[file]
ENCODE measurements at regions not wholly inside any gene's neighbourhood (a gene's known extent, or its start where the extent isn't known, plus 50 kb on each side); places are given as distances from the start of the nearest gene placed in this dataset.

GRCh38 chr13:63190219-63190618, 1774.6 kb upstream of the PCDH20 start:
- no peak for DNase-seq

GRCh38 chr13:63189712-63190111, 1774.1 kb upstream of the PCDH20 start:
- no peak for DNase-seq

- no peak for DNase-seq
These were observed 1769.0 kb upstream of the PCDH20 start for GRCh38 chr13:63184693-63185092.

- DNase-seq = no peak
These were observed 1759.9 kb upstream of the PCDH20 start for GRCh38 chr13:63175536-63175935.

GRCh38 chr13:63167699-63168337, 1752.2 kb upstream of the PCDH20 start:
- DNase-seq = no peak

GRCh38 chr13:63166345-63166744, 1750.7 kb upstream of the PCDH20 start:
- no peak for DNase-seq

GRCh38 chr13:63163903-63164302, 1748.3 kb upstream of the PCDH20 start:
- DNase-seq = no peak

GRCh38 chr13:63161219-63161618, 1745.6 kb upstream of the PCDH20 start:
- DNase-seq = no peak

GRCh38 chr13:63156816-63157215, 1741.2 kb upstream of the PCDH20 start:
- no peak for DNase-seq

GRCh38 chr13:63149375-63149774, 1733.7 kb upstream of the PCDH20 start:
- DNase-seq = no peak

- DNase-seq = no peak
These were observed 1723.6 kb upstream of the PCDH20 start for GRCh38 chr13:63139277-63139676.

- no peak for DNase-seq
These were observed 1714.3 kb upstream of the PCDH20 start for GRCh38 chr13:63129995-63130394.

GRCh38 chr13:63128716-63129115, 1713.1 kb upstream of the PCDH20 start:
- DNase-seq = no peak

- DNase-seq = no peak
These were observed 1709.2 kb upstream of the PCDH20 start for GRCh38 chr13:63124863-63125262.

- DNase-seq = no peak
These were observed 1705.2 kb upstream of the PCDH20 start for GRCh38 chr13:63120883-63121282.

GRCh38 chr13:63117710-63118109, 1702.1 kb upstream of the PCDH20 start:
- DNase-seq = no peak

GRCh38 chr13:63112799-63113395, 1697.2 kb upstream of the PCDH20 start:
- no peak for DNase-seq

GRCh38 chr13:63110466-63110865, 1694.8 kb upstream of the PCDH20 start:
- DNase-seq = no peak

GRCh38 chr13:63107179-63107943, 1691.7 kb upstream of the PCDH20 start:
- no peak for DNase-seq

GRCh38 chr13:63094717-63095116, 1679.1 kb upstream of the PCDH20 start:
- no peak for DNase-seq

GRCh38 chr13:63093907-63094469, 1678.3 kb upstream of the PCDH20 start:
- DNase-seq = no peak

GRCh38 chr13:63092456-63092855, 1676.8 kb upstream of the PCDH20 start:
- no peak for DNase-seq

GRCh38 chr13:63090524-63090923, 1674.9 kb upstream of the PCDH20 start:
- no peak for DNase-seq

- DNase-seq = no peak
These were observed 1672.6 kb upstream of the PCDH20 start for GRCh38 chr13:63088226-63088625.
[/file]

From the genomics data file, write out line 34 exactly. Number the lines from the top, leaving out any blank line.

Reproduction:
GRCh38 chr13:63112799-63113395, 1697.2 kb upstream of the PCDH20 start: